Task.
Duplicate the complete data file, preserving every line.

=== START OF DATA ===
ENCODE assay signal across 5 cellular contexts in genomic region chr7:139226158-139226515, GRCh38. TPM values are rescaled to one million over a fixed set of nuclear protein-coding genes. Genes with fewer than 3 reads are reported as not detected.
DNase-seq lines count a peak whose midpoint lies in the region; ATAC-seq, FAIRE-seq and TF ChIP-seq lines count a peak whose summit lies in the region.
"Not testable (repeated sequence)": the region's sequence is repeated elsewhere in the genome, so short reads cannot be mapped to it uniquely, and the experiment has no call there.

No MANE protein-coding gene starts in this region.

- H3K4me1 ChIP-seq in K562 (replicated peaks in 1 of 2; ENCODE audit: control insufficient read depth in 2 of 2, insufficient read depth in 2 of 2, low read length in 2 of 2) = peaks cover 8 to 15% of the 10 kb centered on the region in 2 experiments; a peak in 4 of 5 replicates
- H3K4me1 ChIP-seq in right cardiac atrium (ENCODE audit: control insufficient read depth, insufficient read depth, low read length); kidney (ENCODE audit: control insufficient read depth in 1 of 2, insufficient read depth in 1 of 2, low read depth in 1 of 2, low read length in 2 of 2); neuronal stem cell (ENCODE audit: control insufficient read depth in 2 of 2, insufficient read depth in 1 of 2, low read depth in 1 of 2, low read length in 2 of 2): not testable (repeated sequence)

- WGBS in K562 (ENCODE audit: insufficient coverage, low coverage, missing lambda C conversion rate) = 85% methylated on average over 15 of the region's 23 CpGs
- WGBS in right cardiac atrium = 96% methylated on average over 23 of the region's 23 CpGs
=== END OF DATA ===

ENCODE assay signal across 5 cellular contexts in genomic region chr7:139226158-139226515, GRCh38. TPM values are rescaled to one million over a fixed set of nuclear protein-coding genes. Genes with fewer than 3 reads are reported as not detected.
DNase-seq lines count a peak whose midpoint lies in the region; ATAC-seq, FAIRE-seq and TF ChIP-seq lines count a peak whose summit lies in the region.
"Not testable (repeated sequence)": the region's sequence is repeated elsewhere in the genome, so short reads cannot be mapped to it uniquely, and the experiment has no call there.

No MANE protein-coding gene starts in this region.

- H3K4me1 ChIP-seq in K562 (replicated peaks in 1 of 2; ENCODE audit: control insufficient read depth in 2 of 2, insufficient read depth in 2 of 2, low read length in 2 of 2) = peaks cover 8 to 15% of the 10 kb centered on the region in 2 experiments; a peak in 4 of 5 replicates
- H3K4me1 ChIP-seq in right cardiac atrium (ENCODE audit: control insufficient read depth, insufficient read depth, low read length); kidney (ENCODE audit: control insufficient read depth in 1 of 2, insufficient read depth in 1 of 2, low read depth in 1 of 2, low read length in 2 of 2); neuronal stem cell (ENCODE audit: control insufficient read depth in 2 of 2, insufficient read depth in 1 of 2, low read depth in 1 of 2, low read length in 2 of 2): not testable (repeated sequence)

- WGBS in K562 (ENCODE audit: insufficient coverage, low coverage, missing lambda C conversion rate) = 85% methylated on average over 15 of the region's 23 CpGs
- WGBS in right cardiac atrium = 96% methylated on average over 23 of the region's 23 CpGs